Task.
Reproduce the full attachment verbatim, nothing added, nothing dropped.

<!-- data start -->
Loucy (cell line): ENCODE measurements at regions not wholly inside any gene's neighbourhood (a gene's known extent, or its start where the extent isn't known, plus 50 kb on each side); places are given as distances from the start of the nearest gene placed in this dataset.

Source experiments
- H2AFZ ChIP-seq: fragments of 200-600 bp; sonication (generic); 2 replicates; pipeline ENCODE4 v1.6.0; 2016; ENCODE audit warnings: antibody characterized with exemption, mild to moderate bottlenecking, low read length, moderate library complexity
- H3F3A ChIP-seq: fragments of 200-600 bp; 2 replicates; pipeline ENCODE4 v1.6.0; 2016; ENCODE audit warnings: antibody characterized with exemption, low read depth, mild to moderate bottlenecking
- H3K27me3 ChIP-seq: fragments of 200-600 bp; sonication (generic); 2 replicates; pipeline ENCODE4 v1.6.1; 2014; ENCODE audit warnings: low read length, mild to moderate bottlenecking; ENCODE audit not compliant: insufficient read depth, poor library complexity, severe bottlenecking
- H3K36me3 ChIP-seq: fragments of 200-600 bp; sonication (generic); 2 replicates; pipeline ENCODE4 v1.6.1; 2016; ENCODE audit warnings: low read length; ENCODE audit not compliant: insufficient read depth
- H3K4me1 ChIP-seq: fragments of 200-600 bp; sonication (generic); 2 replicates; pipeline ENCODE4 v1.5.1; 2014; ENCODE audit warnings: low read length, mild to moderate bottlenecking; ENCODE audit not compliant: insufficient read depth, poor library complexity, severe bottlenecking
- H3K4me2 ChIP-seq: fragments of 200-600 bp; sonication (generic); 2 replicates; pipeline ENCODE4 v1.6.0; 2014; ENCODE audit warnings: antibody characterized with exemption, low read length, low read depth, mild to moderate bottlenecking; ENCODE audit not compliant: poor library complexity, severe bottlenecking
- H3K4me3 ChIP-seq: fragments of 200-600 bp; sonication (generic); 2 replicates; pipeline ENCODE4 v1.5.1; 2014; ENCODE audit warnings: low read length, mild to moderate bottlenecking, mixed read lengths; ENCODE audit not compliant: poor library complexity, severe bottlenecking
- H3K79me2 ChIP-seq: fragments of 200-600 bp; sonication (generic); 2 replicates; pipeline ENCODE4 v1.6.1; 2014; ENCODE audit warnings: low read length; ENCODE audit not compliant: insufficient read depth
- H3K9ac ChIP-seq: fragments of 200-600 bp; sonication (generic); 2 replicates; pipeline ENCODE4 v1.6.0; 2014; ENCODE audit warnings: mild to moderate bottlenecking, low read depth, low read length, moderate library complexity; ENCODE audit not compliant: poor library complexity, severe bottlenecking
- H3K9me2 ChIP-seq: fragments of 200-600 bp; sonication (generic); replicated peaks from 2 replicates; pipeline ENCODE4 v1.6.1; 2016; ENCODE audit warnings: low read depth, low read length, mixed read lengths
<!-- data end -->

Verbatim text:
Loucy (cell line): ENCODE measurements at regions not wholly inside any gene's neighbourhood (a gene's known extent, or its start where the extent isn't known, plus 50 kb on each side); places are given as distances from the start of the nearest gene placed in this dataset.

Source experiments
- H2AFZ ChIP-seq: fragments of 200-600 bp; sonication (generic); 2 replicates; pipeline ENCODE4 v1.6.0; 2016; ENCODE audit warnings: antibody characterized with exemption, mild to moderate bottlenecking, low read length, moderate library complexity
- H3F3A ChIP-seq: fragments of 200-600 bp; 2 replicates; pipeline ENCODE4 v1.6.0; 2016; ENCODE audit warnings: antibody characterized with exemption, low read depth, mild to moderate bottlenecking
- H3K27me3 ChIP-seq: fragments of 200-600 bp; sonication (generic); 2 replicates; pipeline ENCODE4 v1.6.1; 2014; ENCODE audit warnings: low read length, mild to moderate bottlenecking; ENCODE audit not compliant: insufficient read depth, poor library complexity, severe bottlenecking
- H3K36me3 ChIP-seq: fragments of 200-600 bp; sonication (generic); 2 replicates; pipeline ENCODE4 v1.6.1; 2016; ENCODE audit warnings: low read length; ENCODE audit not compliant: insufficient read depth
- H3K4me1 ChIP-seq: fragments of 200-600 bp; sonication (generic); 2 replicates; pipeline ENCODE4 v1.5.1; 2014; ENCODE audit warnings: low read length, mild to moderate bottlenecking; ENCODE audit not compliant: insufficient read depth, poor library complexity, severe bottlenecking
- H3K4me2 ChIP-seq: fragments of 200-600 bp; sonication (generic); 2 replicates; pipeline ENCODE4 v1.6.0; 2014; ENCODE audit warnings: antibody characterized with exemption, low read length, low read depth, mild to moderate bottlenecking; ENCODE audit not compliant: poor library complexity, severe bottlenecking
- H3K4me3 ChIP-seq: fragments of 200-600 bp; sonication (generic); 2 replicates; pipeline ENCODE4 v1.5.1; 2014; ENCODE audit warnings: low read length, mild to moderate bottlenecking, mixed read lengths; ENCODE audit not compliant: poor library complexity, severe bottlenecking
- H3K79me2 ChIP-seq: fragments of 200-600 bp; sonication (generic); 2 replicates; pipeline ENCODE4 v1.6.1; 2014; ENCODE audit warnings: low read length; ENCODE audit not compliant: insufficient read depth
- H3K9ac ChIP-seq: fragments of 200-600 bp; sonication (generic); 2 replicates; pipeline ENCODE4 v1.6.0; 2014; ENCODE audit warnings: mild to moderate bottlenecking, low read depth, low read length, moderate library complexity; ENCODE audit not compliant: poor library complexity, severe bottlenecking
- H3K9me2 ChIP-seq: fragments of 200-600 bp; sonication (generic); replicated peaks from 2 replicates; pipeline ENCODE4 v1.6.1; 2016; ENCODE audit warnings: low read depth, low read length, mixed read lengths